The Czechs started off slowly, again, but in the second quarter they outscored their opponents, 32-12. From that point, it was basically a blowout. The win alone didn’t clinch them a spot in EuroBasket 2013, that would come later that evening — the Czech team qualified because of the results of other games that night; mathematically, they couldn’t finish worst than amongst the four best third-place teams from group play. So at the final buzzer, there was somewhat tempered joy. But, a little celebration, thanks to their fantastic fans, did happen. For basketball in the Czech Republic, it is a huge deal to qualify for the EuroBasket — this will only be the third time they have qualified in 11 EuroBasket tournaments since they became the Czech Republic in 1993 (they finished 12th in 1999 and 13th in 2007). The elated/excited looks on the faces of the Czech players said it all.

What was also noted in that Barton’s online piece is that Satoransky is a really competitive guy who likes to challenge teammates into doing some crazy/silly things. This happened at the hotel after the EuroBasket-clinching win: at 1:30 am, Saty challenged the 32-year-old Welsch to become a Spiderman. Here’s the result:

Let’s just say if this happened in the NBA, it would have won an episode of “Shaqtin’ A Fool.”

Saty’s team was in excellent shape to capture second place in Group F behind Italy, unless they lost their last game against Turkey in Istanbul by 18 points or more. But they qualified already; does second or third place in group play matter? Yep, it does. Both record and place in the standings count toward the overall seeding for the EuroBasket Draw on November 18. In Istanbul, they were welcomed by the Turkish capital’s infamous heavy traffic — from their hotel, it took two and a half hours to get to the brand new, state-of-the-art Ülker Sports Arena (technically located on the Asian side of the country) for practice.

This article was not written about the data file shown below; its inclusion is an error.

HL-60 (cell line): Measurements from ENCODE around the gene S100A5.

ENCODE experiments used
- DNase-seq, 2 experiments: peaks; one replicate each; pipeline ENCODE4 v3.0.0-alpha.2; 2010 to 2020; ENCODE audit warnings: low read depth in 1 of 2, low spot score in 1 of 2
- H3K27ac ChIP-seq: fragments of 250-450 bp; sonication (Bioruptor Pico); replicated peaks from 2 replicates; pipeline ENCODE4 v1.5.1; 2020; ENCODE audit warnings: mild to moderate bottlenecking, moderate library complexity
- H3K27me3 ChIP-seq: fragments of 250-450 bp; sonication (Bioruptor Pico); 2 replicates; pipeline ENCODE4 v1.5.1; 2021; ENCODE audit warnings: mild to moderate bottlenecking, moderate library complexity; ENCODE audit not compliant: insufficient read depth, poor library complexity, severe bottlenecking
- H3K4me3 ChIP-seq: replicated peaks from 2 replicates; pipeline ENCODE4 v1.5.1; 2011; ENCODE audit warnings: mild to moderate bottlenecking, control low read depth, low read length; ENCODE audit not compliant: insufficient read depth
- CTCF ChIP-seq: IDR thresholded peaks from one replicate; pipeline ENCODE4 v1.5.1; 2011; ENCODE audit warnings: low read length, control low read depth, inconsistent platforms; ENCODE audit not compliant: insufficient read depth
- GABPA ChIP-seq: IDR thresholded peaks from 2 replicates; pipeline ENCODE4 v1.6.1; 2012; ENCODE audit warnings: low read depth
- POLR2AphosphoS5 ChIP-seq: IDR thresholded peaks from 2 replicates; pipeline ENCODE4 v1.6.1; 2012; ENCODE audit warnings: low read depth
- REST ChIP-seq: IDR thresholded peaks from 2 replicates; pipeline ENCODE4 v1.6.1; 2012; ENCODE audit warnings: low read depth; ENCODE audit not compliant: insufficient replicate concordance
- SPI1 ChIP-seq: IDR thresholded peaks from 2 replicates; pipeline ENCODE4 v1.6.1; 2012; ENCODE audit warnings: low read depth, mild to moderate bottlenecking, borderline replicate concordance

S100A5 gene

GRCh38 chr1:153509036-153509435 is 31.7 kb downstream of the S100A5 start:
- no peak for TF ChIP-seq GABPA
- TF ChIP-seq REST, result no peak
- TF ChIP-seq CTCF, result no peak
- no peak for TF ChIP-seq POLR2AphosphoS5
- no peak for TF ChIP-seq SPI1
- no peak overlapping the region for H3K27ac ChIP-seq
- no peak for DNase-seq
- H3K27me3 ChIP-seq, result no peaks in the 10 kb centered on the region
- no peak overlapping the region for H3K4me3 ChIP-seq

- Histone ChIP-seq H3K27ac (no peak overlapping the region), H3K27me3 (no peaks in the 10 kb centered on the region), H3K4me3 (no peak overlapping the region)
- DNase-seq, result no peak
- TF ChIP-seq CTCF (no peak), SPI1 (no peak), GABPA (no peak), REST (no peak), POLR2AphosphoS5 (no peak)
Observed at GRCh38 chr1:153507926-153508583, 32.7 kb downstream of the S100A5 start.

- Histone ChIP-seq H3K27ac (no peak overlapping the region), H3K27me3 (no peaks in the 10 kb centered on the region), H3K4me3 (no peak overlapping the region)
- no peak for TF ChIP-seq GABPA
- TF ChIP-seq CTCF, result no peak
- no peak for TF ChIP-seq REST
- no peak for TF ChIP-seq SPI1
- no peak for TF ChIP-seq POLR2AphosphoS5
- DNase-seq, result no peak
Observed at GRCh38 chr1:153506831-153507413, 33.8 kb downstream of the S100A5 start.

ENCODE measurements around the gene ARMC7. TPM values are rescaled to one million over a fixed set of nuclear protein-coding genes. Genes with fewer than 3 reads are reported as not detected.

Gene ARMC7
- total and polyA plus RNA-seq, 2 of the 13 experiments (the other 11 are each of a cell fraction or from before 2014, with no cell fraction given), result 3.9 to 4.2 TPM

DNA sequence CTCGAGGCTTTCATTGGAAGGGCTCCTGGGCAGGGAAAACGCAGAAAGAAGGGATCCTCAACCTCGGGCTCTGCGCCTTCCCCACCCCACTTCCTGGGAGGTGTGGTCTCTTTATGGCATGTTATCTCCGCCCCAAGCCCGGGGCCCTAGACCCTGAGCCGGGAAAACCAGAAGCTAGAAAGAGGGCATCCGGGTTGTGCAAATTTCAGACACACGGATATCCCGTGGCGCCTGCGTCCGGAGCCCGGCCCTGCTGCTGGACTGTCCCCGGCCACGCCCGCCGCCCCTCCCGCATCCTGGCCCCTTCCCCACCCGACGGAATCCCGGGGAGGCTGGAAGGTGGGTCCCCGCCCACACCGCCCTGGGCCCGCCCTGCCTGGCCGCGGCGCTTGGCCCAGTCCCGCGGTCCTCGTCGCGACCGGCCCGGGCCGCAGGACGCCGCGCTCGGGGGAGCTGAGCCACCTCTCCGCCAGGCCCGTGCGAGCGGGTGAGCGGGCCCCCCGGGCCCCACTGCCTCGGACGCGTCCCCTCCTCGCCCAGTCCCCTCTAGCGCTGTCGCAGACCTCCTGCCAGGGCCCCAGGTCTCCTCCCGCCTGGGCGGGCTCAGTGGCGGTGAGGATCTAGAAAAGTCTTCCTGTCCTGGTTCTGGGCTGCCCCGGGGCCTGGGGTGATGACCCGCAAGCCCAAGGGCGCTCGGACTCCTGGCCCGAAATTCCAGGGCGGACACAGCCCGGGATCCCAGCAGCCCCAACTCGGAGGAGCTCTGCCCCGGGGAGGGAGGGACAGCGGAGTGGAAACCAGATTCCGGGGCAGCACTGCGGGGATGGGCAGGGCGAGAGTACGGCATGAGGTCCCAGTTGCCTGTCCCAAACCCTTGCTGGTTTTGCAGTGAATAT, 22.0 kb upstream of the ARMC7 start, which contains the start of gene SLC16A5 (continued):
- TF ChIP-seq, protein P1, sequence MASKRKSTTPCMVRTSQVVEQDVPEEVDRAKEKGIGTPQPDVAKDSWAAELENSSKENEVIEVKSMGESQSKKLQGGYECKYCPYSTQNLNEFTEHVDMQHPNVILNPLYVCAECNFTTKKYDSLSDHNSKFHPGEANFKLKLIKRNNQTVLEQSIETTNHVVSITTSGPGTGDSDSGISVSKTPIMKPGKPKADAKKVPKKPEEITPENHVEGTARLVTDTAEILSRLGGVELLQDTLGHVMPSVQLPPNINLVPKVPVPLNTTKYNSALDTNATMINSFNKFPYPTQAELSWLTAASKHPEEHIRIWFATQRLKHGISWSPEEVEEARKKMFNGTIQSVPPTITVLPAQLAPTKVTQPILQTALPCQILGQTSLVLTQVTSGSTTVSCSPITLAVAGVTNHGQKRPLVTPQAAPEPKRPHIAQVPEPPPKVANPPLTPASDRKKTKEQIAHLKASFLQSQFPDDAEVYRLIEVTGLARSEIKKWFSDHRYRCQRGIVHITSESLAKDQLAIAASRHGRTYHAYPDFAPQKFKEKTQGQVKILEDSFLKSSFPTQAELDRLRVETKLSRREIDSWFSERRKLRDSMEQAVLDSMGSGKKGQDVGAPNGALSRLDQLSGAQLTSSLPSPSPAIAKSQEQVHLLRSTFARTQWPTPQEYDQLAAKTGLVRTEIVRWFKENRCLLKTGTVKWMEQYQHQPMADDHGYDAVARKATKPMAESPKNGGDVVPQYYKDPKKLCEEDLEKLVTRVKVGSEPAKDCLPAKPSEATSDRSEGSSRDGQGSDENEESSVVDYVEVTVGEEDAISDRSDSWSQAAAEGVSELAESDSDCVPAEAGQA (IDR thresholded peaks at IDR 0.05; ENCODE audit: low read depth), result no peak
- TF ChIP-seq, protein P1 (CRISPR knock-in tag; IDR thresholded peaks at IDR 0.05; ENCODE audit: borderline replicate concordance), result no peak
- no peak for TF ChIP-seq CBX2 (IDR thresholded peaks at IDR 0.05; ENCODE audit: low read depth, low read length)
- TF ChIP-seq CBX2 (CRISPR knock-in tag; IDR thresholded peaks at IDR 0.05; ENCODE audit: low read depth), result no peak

The actual game started off horribly for the Czechs. Satoransky picked up two fouls in the first three minutes and other key Czech players got into foul trouble as well (boy, the refs were horrible). The whole team played tentatively and seemingly lost its confidence on the way to the arena. Playing against the atrocious Czech defense, Turkey stormed into a big lead that stretched to 44-24 inside the final minute of the first half; the Turks led by as many as 29 points in the second half. The Czech Republic failed in almost every valuable statistical category: turnovers (18), giving up points on second chances, and free throws. It was the worst game they played all summer. They simply didn’t come together as a team, and although they mounted a late mini-comeback that saw them trail 75-55 with 3:16 to go (Satoransky stepped up and scored eight points) with several make-able chances to cut the deficit to 18 or less, it just wasn’t their day. Saty led his team in scoring (15 points), but it wasn’t enough. Turkey won, 81-58, and the 23-point margin gave them the tie-breaker and a second place Group F finish after Italy, leaving the third place to the Czech Republic.